• Jason Matthew as Unnamed Enterprise Security Officer, a.k.a. "Cup Cake": Yet another character who can apparently easily kick Chris Pine's ass.
  • Chris Hemsworth as George "I-got-ten-minutes-in-the-opening-then-it's-off-to-film-Thor" Kirk: The patriarch of the Kirk clan who got only a little screen time, but manages to prove that the Kirk family is good at getting the snot beaten out of them. I mean *really* — Scotty's alien midget sidekick showed more backbone...
  • Bruce Wayne Greenwood as Admiral Chris "I-don't-see-any-issue-placing-cadets-in-command-of-my-ship-in-a-warzone" Pike: A largely unknown Canadian actor filling the shoes of the late Jeffery Hunter. The wheelchair Greenwood occupied at the end of the film was actually needed as the oversized cockroach he was forced to swallow was in the fact, the real thing in an attempt by Eric Bana to ensure he wasn't upstaged. Chris Pine wanted to beat him up.


Star Trek in its various shows, spin-offs, tie-ins, eat-outs and gross merchandising expense has been around since 1966. Who would have thought that a tinpot space saga would have lasted so long but it did. So there was a slight break between 1969 and the first film with the old cast released in 1979 but after that, the films rolled on for the next decade or so until it became obvious that the Star Trek cast were now geriatrics in Space. The Starship Enterprise was like the Golden Girls as no amount of SFX, make-up, corsets and padding could disguise the fact that William Shatner was eating a fridge full of food in a week. It was time to put everyone to pasture.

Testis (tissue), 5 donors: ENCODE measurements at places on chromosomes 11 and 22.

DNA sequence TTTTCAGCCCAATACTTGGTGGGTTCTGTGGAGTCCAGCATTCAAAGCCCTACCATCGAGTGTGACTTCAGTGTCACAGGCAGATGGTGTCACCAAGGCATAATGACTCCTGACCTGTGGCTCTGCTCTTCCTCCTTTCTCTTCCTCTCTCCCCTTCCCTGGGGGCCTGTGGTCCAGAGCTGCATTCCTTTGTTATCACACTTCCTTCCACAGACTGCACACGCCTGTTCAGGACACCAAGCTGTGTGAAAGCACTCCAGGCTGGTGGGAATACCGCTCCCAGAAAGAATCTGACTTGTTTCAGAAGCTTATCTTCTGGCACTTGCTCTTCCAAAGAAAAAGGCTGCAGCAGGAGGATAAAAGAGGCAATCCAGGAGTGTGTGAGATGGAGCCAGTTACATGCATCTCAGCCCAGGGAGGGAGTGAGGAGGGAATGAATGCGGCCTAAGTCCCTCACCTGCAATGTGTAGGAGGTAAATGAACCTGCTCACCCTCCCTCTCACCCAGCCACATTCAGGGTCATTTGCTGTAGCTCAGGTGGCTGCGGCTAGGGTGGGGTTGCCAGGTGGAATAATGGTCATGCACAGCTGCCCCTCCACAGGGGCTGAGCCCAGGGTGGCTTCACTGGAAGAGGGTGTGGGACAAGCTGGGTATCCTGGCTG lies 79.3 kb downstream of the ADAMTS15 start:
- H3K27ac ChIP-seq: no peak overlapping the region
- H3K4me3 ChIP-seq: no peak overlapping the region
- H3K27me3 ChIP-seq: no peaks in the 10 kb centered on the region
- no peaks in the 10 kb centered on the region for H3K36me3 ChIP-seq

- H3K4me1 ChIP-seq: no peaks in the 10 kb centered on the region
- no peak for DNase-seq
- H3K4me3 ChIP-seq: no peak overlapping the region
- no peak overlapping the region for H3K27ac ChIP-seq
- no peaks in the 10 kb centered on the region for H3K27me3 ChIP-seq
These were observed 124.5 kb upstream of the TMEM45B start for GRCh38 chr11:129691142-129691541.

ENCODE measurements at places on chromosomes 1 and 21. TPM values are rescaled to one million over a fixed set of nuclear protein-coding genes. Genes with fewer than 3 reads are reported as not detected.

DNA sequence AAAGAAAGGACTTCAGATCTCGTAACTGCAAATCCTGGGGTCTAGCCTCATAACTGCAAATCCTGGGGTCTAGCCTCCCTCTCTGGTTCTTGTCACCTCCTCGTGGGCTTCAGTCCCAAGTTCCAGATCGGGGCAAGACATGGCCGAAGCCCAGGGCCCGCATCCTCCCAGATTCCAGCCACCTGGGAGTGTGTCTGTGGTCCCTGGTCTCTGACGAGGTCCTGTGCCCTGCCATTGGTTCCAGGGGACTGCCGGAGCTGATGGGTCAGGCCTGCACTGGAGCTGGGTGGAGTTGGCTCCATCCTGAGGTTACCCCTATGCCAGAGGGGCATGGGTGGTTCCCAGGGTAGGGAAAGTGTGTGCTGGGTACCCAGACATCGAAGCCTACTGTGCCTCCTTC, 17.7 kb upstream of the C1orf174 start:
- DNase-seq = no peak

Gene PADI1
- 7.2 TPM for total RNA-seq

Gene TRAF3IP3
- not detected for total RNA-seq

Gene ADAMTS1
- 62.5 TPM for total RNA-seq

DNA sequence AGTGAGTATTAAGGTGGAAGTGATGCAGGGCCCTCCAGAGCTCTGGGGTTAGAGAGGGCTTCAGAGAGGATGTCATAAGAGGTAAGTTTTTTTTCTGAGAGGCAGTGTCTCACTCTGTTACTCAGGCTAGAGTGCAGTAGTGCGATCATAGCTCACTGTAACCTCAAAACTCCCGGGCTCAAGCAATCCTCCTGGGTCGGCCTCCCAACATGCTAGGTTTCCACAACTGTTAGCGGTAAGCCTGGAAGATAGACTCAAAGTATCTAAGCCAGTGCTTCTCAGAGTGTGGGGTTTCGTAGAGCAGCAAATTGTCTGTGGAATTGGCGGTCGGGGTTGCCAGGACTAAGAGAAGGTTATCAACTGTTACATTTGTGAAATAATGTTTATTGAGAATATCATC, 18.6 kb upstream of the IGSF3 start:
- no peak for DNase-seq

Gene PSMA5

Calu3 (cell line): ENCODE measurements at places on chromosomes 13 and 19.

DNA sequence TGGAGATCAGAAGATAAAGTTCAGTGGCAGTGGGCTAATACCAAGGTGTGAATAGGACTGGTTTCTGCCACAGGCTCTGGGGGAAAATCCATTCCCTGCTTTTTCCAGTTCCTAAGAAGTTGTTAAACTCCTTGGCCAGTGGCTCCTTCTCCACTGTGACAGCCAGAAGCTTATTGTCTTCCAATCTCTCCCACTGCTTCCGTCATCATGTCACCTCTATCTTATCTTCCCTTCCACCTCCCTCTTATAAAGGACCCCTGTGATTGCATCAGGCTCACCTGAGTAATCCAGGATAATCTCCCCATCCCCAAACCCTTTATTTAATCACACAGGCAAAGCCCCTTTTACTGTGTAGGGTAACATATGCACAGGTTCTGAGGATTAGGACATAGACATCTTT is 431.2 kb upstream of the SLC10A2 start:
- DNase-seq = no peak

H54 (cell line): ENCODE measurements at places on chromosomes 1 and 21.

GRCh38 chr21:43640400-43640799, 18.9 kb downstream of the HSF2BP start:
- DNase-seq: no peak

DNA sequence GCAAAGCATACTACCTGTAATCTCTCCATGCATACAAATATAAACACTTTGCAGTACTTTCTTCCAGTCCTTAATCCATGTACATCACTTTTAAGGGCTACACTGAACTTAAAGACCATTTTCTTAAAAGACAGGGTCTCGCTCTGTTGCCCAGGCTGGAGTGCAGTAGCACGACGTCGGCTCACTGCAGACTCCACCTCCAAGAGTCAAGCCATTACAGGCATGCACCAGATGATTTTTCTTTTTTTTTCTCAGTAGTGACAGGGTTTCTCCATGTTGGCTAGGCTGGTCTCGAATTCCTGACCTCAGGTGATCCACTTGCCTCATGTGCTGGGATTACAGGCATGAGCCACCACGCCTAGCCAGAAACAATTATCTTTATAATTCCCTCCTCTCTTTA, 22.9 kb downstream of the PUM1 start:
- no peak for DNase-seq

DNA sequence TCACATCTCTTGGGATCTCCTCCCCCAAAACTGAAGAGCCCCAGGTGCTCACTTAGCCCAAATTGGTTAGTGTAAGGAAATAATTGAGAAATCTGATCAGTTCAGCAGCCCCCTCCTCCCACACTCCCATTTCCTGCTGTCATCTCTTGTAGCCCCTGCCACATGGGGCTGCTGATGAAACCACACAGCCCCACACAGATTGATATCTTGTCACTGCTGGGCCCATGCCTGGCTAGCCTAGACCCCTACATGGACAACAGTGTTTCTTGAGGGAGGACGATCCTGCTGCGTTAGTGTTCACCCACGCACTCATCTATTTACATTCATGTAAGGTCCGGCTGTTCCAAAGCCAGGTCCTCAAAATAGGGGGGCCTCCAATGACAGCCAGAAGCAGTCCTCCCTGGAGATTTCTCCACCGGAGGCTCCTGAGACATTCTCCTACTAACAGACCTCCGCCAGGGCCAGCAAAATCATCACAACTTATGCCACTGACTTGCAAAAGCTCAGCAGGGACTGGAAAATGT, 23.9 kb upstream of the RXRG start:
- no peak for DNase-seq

In 2007, Paramount/CBS/Viacom decided that the horse had not been beaten enough, and decided to ask J.J. Abrams, well known ventriloquist dummy of Steven Spielberg, to reboot the Star Trek universe. Not a single great writer/director team was available at the time, so the competent leftovers had to do. The studio executives had already cornered J.J. in the schoolyard, wedgied him, and taken his lunch money. At first J.J. hesitated, but changed his mind shortly after his pupils reformed as dollar signs magnified by his enormous nerd glasses. He saw an opportunity to earn money to buy the custard in the Paramount Cafeteria, and had nowhere left to go with Lost anyway. He signed on writer Roberto Orci, a Second Grade Dramatic Writing Arts graduate, and a waiter named Alex Kurtzman to reboot the franchise. No one is quite sure who Damon Lindelhof is or what he does, but rumors persist that he was found living behind a couch eating slow mice and licking condensation from the windows.